“She was sleeping a good portion of the day,” Levy recalled. “She had significant post-exertional malaise. Her life was really torn apart by this. We did an extensive evaluation to make sure nothing else was going on, and we could not find any other explanation for her symptoms. At the time, now six months after her acute illness, all testing for acute COVID was negative.”

The patient was given “non-medicinal therapies” in conjunction with a focus on mental health, physical rehabilitation, nutrition, and sleep therapy. “She slowly did start to improve, but it took her about a year to get better,” Levy said.

Citing all the progress made against COVID-19 since it first appeared, Levy said long COVID has brought the medical community back to square one.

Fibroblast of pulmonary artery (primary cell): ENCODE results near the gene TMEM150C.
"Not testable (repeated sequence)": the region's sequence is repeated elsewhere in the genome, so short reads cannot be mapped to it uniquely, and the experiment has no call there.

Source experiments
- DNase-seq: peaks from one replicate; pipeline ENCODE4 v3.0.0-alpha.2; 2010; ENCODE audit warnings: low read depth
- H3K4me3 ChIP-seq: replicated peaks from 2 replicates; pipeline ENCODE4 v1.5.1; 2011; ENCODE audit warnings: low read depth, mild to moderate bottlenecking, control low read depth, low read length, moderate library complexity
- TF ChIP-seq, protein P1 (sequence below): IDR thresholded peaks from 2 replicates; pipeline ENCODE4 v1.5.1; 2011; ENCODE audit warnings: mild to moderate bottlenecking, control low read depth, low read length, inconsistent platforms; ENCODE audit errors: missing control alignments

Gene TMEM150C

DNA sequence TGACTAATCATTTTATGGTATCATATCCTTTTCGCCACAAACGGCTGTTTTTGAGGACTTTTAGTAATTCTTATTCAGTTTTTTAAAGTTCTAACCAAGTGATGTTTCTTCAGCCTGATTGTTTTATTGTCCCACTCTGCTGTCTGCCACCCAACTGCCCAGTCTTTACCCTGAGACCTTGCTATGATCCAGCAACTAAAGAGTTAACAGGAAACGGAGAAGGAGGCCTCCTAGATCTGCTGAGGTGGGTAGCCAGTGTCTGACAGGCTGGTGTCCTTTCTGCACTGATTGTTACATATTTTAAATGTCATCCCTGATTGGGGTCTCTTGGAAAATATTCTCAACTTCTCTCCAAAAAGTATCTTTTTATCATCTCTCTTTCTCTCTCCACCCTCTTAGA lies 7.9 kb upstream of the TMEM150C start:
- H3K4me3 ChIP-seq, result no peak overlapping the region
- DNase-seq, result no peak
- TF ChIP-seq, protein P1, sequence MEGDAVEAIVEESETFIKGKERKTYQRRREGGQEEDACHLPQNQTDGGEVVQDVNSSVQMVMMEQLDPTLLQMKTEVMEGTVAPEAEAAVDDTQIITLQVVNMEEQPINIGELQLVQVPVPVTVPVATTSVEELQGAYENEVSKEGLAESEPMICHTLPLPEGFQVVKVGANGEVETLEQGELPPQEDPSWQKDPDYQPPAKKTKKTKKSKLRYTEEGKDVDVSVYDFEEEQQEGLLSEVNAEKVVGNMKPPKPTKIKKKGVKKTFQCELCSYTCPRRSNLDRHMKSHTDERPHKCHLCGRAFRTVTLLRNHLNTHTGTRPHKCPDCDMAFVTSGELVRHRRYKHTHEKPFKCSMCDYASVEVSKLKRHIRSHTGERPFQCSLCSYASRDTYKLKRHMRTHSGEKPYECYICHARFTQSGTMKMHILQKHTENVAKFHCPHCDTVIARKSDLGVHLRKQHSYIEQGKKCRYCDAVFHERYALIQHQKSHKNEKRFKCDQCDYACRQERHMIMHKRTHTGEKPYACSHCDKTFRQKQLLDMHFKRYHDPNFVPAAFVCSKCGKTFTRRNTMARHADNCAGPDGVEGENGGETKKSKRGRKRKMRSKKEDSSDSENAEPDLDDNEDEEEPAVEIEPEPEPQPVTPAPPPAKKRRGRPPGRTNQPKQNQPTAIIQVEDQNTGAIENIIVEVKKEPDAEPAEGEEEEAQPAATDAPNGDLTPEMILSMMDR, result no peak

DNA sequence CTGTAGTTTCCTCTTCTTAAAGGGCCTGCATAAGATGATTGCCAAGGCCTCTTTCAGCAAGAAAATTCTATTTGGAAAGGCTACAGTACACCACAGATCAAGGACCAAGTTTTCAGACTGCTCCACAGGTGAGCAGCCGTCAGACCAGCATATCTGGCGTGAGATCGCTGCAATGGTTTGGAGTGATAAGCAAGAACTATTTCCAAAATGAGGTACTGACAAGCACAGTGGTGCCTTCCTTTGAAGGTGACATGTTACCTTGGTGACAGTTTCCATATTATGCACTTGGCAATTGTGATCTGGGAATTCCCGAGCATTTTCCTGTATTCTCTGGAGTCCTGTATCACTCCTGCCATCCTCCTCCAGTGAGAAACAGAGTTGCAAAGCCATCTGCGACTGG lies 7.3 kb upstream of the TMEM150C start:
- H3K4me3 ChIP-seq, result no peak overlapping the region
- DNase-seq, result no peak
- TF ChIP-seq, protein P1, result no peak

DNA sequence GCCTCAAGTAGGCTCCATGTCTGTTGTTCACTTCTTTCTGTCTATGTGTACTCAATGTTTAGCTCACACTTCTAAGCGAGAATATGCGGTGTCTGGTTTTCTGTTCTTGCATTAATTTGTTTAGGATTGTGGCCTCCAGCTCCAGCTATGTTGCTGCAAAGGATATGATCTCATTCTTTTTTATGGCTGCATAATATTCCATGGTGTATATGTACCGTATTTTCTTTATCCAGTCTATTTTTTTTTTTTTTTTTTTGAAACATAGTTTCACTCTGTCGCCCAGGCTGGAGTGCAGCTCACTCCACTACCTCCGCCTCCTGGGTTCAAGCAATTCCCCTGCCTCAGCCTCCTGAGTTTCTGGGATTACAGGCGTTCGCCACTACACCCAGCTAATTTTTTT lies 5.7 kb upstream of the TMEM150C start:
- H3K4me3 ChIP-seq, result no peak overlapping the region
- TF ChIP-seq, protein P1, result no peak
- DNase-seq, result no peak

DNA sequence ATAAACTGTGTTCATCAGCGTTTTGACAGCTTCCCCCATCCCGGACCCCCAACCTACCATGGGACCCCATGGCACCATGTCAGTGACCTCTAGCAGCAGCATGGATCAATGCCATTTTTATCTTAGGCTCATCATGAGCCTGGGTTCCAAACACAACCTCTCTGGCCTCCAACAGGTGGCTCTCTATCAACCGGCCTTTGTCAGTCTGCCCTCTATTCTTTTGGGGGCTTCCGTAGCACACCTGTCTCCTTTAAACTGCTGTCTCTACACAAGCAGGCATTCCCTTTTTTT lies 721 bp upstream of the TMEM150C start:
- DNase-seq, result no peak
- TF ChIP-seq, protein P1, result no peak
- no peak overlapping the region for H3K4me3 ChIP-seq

“Long COVID can be thought of as the post-pandemic pandemic,” he said. “Well, I’m not sure we’re really in a post-pandemic, but long COVID is now front and center. We really need a similar public health approach to fully understand and address long COVID.”

The hospital gets as many as 150 new patients a month coming to the COVID Recovery Center. “We’re up to over 2,500 patients,” Levy said. “This is truly a prominent health crisis. Equity is important for all we do at the center, and we know that vulnerable populations were drastically impacted by acute COVID. It’s our sense that they’re similarly impacted by long COVID.”

Linda Sprague Martinez, PhD, a social worker and co-speaker at the webinar, reported that is indeed the case. She offered some of her impressions of visiting long COVID clinics and some of the low income and primarily ethnic areas around Boston.2